Popular YouTuber Shane Dawson thinks he smells a rat at Chuck E. Cheese’s.
On Monday, Dawson shared a video, as part of his “Conspiracy Series,” in which he suggests that the family entertainment center serves pizzas made from leftover slices and that he has the pie pictures to make you go hmm.
Dawson says in this video that he has believed since he was a child that the staff collects leftover slices, assembles them together in a pie, reheats the whole thing and serves the Franken-pizzas to unknowing customers. The sometimes comic, sometimes melodramatic video has received over 8 million views.
Chuck E. Cheese’s told HuffPost that Dawson’s theory is completely untrue.
“The claims made in this video about Chuck E. Cheese’s and our pizza are unequivocally false,” a spokesperson said in a statement. “No conspiracies here ― our pizzas are made to order and we prepare our dough fresh in restaurant, which means that they’re not always perfectly uniform in shape, but always delicious.”
Dawson’s idea may sound half-baked, but its hook lies in the numerous photos of what he claims are Chuck E. Cheese’s pizza pies. In the video, he points out that most of these pies have pieces of different sizes and appear uneven. He also says that pepperoni pieces cut in half on one slice often don’t line up with the slice next to them.
Note that Dawson interweaves his pizza conspiracy theory with another story involving abuse and domestic violence, which tends to downplay the severity of the latter tale and makes for a very odd parallel.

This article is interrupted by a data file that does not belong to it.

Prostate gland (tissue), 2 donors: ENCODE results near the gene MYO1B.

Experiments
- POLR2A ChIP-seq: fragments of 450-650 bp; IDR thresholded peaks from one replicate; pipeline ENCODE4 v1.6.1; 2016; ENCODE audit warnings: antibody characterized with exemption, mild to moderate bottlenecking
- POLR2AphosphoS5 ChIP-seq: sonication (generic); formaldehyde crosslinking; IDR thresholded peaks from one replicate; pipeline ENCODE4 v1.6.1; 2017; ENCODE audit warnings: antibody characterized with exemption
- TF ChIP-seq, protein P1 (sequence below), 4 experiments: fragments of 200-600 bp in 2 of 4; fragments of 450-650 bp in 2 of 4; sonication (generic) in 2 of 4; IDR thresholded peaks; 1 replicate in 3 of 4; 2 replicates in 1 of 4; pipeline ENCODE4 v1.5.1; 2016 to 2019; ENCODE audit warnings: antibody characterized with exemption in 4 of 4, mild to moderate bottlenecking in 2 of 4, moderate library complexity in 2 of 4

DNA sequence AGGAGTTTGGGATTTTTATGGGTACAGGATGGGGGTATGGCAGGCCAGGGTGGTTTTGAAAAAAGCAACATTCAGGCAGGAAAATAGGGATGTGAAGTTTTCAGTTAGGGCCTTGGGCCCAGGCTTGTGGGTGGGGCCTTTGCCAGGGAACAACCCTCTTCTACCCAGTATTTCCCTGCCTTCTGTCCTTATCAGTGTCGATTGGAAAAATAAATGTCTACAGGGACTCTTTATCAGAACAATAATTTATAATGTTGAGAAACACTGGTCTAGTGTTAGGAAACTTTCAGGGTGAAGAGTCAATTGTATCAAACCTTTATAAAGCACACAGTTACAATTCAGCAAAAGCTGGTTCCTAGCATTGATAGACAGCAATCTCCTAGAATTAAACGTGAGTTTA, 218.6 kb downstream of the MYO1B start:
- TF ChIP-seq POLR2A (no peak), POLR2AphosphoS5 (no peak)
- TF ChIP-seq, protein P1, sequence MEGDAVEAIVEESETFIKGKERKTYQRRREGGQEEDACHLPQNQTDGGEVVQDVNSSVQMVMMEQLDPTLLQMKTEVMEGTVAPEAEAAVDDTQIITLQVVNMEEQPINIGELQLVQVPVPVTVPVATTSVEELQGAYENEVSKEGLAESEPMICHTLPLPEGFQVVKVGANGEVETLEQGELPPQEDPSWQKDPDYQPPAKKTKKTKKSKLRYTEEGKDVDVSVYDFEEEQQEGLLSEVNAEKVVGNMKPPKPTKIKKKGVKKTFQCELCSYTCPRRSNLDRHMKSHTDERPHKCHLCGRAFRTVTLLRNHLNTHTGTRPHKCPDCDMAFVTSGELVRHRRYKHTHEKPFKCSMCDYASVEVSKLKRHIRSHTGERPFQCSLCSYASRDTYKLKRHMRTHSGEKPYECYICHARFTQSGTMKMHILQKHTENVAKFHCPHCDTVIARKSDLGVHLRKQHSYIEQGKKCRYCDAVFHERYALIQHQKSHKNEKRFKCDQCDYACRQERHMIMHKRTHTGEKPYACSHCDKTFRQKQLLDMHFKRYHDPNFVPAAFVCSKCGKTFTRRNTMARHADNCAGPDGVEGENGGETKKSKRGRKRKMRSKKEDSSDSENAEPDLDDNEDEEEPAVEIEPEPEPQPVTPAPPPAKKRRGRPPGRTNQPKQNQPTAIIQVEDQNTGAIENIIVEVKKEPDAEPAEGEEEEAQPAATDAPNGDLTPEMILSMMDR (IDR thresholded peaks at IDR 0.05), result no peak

But Dawson doesn’t seem to be the only person who has cooked up this idea about Chuck E. Cheese’s. In the video, he shows himself searching the internet and finding other novice sleuths, mostly on Yahoo Answers, who have also wondered the same thing.
Throughout the video, Dawson chooses his often-hushed words carefully, saying that most of this is his “opinion,” asking someone behind the camera if he’s going to be sued and making numerous references to his lawyer.
This kind of showy caution tends to be a theme in Dawson’s “Conspiracy Series.” He warns that everything he covers are just “theories.” But not all his theories are so lighthearted. Dawson’s channel, which has over 20 million subscribers, has published videos that source from extreme corners of YouTube, using footage and narratives put together by creators who also support anti-Semitic conspiracy theories, according to Motherboard.
Last week, The Verge reported that YouTube had briefly pulled ads from one of his videos that claimed the California wildfires were set on purpose. Some of the ideas that Dawson earnestly proposes as possibilities in the video are that the fires were sparked by direct energy weapons, by microwave explosions ordered by electric companies and by people burning down their homes to collect insurance.
Motherboard notes that fringe and far-right content tends to do well on YouTube, producing tons of views and giving content creators the incentive to create more extreme content.
Dawson’s Chuck E. Cheese’s video has an investigative component: At one point, he says he and others visit a Chuck E. Cheese’s location and order several pies. The pizzas on the table all appear to have uneven slices.
At another point, Dawson brings home what he says is a half-pepperoni, half-cheese pie from Chuck E. Cheese’s. He uses a ruler to try to figure out how the pizza would have been sliced in the restaurant and concludes the cut marks simply don’t line up.
“I think we’ve proven that these two halves were never together,” he says. “There is a reason and legally I’m not gonna say what I think that reason is.”
Ultimately, Dawson concludes that his recycled pizza theory remains “unsolved.” But when the video was posted, some people were impressed by his theory:
Here’s hoping that Dawson’s next Chuck E. Cheese’s deep dive centers on the mysteries lurking at the bottom of the chain’s ball pits. Now that would be truly terrifying.